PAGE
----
The future could be buildings made out of mushrooms, powered by algae and fitted out with biocomposite materials, according to Arup’s latest report.

The construction industry is still using high impact materials, non-reversible building solutions and low efficiency processes and manufacturing that are releasing methane and leachates. The Urban Bio-Loop: Growing, Making and Regenerating says development and use of organic materials in the construction industry is therefore necessary for a sustainable future, imploring architects and engineers to get onboard.

Using alternative materials in construction would not only lower CO2 content, reducing health risks and costs, but also add financial value for companies and lead the development of new technologies to increase the quality of bio-based products.

“It is time to move beyond the worn out make-use-dispose models in our sector,” Arup director for global management consulting Carol Lemmens said.

“We have the ambition, capabilities and mind-set to decouple economic growth from resources consumption.”

Organic waste accumulates in cities as food and in the urban environment as biological waste coming from parks, trees, urban agricultural systems and green roofs.

Of the approximate 19 million tonnes of organic waste generated in Australia a year, only about six million tonnes is recycled, winding up in landfills. This releases more CO2 into the air than does incineration and composition, the Arup study showed.

If organic waste were turned into a source of value, it could be repurposed or remanufactured, and its components could be returned to the biosphere at the end of its engineering service life, creating more value at the environmental and economic level.

Economic benefits

The  study showed that a kilogram of waste material used for construction would offer higher economic value, about six times the value generated from energy recovery.

A kilogram of waste incinerated for energy recovery would have a commercial price of about of 0.85 €/kg (AU$U1.28). However, the same material used, as an example, for interior cladding would have a selling price somewhere between 5-6 €/kg (about AU$7-9).

“We have a fantastic opportunity to both sequester carbon and reduce waste by using more biological material in construction. We must capitalise on this opportunity by developing suitable materials and putting them into production,” Arup fellow and deputy chairman Tristram Carfrae said.

Arup researchers reported that a shift from a linear, disposal model to a circular model could produce more economic and environmental benefits because raw materials would continue to be used instead of thrown away.

The more loops natural construction products make in their service life, the more their life is prolonged, generating more value.

A circular economy, one in which natural waste is the main resource, could identify new business models to enable alternative uses of organic waste streams. This in turn could also support local and rural economies, benefitting current and future stakeholders, the study showed.

Business and innovation opportunities

The study detailed potential business opportunities that could grow around availability of organic waste, including:

  • Tools to control the waste streams through the value chain so that the added value can be identified and captured.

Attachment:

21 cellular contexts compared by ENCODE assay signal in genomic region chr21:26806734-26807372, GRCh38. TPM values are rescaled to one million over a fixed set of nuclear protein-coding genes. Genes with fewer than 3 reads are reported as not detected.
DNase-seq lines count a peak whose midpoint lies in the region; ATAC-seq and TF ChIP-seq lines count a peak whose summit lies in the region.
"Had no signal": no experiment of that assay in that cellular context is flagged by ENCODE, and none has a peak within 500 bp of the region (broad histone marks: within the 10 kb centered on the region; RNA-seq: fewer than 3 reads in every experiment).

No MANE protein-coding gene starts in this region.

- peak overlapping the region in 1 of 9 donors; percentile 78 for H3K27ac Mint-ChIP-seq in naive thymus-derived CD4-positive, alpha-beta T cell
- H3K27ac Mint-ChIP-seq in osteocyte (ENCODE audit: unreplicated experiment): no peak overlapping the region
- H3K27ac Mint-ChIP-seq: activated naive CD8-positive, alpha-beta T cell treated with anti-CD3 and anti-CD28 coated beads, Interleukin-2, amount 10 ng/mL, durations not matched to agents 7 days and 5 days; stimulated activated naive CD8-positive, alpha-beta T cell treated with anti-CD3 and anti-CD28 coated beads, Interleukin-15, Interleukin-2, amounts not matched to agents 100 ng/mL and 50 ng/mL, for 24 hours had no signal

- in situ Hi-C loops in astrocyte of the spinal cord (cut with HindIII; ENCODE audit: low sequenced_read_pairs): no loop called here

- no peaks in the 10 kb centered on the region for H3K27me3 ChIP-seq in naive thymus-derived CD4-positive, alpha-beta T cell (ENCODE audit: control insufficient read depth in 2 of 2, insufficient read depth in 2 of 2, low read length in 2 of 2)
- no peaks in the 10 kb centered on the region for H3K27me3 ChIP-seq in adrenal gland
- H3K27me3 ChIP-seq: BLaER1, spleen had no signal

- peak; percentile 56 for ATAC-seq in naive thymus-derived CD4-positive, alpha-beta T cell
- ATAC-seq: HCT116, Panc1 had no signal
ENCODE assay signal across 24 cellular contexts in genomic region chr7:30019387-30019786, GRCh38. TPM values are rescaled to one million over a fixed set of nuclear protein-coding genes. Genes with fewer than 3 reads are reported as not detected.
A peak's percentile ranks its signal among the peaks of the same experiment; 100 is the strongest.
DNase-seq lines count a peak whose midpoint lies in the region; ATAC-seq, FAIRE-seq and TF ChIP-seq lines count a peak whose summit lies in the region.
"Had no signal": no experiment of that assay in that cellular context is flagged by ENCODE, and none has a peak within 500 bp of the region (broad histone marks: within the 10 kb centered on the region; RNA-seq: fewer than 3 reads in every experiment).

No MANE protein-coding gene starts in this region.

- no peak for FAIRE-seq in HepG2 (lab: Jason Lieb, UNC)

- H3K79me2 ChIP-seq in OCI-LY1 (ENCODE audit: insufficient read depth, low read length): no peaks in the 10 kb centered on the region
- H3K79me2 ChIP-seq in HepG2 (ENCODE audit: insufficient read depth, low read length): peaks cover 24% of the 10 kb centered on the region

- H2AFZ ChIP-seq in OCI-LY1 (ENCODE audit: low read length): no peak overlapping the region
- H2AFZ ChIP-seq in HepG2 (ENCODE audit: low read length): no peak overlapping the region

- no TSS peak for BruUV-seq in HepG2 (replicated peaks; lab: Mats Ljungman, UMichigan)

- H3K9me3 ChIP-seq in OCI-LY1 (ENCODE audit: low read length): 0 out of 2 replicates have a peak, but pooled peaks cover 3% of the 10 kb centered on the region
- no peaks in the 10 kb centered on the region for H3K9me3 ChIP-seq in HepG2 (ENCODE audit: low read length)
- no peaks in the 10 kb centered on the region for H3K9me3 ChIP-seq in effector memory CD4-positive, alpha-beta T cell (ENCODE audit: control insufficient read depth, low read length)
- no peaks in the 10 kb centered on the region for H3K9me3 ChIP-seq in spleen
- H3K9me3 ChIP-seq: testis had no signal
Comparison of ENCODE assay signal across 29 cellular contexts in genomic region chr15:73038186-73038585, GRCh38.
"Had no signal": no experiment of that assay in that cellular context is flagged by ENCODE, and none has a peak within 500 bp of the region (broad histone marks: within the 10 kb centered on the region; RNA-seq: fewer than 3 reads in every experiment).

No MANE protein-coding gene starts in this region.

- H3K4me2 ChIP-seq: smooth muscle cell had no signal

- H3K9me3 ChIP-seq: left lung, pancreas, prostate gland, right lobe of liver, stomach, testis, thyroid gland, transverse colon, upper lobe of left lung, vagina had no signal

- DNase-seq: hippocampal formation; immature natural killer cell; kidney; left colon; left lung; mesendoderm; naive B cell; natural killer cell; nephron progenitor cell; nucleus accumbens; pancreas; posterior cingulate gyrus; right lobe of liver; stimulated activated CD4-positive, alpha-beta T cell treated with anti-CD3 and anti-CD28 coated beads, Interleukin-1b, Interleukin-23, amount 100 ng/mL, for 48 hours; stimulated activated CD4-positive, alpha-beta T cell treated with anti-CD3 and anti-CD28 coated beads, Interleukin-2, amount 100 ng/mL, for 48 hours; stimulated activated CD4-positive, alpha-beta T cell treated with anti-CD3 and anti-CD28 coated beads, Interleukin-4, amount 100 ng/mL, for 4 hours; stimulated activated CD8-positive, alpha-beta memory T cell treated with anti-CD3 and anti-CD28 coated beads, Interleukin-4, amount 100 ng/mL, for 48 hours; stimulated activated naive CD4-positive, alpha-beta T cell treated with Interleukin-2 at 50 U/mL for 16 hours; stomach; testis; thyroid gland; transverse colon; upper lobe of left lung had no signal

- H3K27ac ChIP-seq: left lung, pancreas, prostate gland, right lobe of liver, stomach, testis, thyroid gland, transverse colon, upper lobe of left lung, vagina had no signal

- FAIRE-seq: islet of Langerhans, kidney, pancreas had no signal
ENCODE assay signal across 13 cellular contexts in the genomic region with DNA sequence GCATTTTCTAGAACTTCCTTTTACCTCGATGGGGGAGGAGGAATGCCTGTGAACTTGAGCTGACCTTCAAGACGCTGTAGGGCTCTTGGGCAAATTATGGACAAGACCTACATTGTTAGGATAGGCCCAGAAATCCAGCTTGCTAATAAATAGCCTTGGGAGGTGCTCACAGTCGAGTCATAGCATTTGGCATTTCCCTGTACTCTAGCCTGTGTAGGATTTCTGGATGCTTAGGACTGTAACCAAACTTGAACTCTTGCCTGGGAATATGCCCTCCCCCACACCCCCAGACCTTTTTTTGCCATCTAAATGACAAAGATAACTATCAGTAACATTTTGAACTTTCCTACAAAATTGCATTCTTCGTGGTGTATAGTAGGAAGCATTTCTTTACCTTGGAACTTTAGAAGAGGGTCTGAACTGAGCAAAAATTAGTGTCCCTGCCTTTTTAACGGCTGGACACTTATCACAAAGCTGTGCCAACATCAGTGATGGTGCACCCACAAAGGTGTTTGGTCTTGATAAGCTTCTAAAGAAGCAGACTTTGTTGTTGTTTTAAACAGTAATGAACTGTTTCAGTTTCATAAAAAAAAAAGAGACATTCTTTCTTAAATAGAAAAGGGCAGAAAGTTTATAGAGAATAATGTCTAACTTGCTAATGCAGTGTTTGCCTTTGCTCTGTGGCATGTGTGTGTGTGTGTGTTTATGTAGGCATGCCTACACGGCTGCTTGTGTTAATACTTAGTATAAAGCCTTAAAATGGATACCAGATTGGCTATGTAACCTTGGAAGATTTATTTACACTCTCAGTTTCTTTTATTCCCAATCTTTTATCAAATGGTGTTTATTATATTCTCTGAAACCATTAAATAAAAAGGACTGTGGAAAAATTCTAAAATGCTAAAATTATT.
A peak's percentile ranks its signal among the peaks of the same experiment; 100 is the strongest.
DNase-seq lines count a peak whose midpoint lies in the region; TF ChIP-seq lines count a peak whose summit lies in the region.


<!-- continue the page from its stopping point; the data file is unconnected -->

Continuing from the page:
• New manufacturing and re-manufacturing processes for reuse and recycle of natural products within the value chain.
  • Creation of services to shift from selling products to selling product-service systems. These would fit particularly well for natural products with a rather limited service life such as those applied for buildings interiors.
  • Enhanced collaboration within the supply chain.

Realising the value organic waste acquires through technical exploitation, investors could finance the development of new business opportunities. Alternative sources of construction products could also benefit new start-up companies, as well as SMEs, willing to invest in the valuable circular economy.

The recent use of algae and mushrooms in building products has helped architects and engineers grasp the value of natural resources, and building applications such as interior partitions, furniture, acoustic absorption and thermal insulation can all be produced by organic waste materials.

Natural products can also enhance and create new urban farming methods and technologies that could introduce a multibillion-dollar sector of development for the future. However, risk mitigation is necessary for investors who might need help from financial institutions to finance new ventures in the field of organic waste, which can often be inconsistent and limited.

There are some limitations

Reusing organic waste for construction purposes is a global opportunity but is limited by a country’s geography, climate and socioeconomic status.

Climate and seasonal constraints impact the specific number of crops that could be used for production, which could influence the opportunities for exploitation of organic waste, the study reported.

Regional circumstances as well impact the materials that end up in organic waste. Australia, for example, is currently using pineapple, sugarcane and seeds as alternative resources, according to the study, but these products are limited during specific times of the year.

Manufacturing processes also depend on location. This can affect waste collection processes that determine the quality and amount of waste recycled. For example, cities like Melbourne and London have many green areas and parks that could serve as important sources of waste, but they tend to recycle less.

Other limitations include the ability to reintroduce products into the biological loop because of chemical contamination after their service life, and local regulations that might impact the use of wastes as a feedstock.

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